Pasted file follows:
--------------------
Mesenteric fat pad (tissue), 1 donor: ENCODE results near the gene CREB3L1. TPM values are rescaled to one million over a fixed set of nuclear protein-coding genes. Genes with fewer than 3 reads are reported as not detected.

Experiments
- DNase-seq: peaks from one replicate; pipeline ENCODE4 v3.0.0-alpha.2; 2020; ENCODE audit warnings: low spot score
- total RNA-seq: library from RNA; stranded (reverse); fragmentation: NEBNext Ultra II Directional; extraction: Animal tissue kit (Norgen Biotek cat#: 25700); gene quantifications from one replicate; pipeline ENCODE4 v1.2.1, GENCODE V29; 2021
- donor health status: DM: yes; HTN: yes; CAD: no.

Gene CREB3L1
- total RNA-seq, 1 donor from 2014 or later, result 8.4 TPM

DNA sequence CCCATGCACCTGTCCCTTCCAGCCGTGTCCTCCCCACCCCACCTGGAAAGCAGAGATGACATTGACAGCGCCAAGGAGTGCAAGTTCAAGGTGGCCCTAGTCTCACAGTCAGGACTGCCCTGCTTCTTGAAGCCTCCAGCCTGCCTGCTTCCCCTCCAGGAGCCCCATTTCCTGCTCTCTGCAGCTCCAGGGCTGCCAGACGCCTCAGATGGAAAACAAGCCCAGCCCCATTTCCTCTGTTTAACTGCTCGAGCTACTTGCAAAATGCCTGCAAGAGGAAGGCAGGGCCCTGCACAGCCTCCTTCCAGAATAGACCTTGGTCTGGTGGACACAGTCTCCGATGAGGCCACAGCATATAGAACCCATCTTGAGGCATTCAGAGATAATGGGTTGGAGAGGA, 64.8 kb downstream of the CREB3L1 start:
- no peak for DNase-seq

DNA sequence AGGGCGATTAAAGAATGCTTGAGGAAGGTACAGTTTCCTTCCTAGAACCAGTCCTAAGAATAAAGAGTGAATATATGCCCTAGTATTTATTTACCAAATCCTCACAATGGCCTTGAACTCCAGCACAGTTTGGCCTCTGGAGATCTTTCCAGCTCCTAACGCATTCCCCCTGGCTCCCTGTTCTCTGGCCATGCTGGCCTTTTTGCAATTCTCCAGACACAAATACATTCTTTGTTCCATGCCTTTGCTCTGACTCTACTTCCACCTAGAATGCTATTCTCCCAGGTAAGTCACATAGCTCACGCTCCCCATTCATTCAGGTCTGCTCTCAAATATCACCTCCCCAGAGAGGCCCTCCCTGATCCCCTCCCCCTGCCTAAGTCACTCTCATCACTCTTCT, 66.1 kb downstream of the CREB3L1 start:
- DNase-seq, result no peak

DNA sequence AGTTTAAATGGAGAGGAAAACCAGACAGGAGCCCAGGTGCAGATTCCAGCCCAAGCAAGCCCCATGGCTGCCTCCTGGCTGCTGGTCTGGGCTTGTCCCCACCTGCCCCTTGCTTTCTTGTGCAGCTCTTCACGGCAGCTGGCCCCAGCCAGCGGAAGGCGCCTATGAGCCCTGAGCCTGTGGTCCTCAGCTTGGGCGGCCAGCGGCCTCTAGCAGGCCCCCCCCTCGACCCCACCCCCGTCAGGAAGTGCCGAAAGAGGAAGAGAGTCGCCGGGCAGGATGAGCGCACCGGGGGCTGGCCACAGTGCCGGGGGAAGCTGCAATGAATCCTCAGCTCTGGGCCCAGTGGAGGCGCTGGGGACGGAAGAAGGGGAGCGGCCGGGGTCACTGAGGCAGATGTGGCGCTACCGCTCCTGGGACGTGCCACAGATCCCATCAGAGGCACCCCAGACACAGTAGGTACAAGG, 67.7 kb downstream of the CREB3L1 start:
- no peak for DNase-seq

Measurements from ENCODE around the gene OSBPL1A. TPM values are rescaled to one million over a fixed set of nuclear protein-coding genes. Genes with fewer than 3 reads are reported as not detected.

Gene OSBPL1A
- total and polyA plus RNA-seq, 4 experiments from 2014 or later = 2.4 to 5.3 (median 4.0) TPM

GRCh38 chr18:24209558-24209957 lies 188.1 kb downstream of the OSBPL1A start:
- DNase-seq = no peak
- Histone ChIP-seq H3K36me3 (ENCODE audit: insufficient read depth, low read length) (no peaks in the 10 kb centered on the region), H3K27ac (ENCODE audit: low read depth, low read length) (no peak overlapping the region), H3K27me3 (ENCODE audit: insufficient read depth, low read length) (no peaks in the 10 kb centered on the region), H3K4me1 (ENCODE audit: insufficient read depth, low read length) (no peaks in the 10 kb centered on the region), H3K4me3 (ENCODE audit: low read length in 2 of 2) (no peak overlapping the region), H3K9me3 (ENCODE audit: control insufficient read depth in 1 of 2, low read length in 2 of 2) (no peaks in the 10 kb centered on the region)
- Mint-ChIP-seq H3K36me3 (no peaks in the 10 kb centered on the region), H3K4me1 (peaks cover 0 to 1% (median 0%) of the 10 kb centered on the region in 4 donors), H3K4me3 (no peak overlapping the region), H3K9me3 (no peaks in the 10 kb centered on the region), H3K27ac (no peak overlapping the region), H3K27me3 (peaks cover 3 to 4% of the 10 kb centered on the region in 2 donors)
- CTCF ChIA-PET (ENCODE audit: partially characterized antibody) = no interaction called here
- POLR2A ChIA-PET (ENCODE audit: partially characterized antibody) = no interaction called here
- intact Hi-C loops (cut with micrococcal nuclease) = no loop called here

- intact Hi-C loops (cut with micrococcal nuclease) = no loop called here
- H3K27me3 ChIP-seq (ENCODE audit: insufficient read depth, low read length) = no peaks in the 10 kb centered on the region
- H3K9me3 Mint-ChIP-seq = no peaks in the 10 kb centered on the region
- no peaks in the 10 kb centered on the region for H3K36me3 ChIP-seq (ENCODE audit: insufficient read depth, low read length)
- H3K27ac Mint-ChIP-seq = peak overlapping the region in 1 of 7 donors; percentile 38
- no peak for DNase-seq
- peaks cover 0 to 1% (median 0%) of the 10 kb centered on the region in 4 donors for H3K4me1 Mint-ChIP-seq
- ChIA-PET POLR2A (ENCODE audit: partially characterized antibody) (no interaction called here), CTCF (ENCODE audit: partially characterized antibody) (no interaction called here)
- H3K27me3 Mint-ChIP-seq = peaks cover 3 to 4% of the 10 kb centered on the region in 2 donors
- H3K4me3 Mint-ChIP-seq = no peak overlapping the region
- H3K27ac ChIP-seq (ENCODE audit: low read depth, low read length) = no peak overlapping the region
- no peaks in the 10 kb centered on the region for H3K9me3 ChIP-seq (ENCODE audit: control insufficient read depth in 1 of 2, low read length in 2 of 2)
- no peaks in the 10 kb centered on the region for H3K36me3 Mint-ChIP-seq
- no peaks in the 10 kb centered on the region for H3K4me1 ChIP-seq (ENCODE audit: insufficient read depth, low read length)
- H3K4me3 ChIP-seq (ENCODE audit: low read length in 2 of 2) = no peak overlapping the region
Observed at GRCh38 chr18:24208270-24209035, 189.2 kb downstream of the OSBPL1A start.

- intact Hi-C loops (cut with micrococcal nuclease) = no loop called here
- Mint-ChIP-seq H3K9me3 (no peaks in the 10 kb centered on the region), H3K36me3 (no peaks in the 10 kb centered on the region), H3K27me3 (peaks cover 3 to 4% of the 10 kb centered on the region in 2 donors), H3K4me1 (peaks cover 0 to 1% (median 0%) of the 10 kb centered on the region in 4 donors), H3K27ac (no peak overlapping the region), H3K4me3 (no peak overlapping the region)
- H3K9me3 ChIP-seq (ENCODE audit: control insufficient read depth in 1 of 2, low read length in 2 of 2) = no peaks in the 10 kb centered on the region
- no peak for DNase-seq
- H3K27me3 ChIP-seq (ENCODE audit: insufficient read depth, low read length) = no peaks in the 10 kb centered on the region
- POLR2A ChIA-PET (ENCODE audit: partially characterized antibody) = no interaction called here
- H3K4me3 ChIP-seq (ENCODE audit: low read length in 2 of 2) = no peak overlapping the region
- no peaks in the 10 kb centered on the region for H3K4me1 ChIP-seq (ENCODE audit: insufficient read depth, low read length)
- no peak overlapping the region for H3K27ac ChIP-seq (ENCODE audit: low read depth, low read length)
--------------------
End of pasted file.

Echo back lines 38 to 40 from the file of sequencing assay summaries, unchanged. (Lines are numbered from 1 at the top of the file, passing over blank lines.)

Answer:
- H3K4me3 ChIP-seq (ENCODE audit: low read length in 2 of 2) = no peak overlapping the region
Observed at GRCh38 chr18:24208270-24209035, 189.2 kb downstream of the OSBPL1A start.

- intact Hi-C loops (cut with micrococcal nuclease) = no loop called here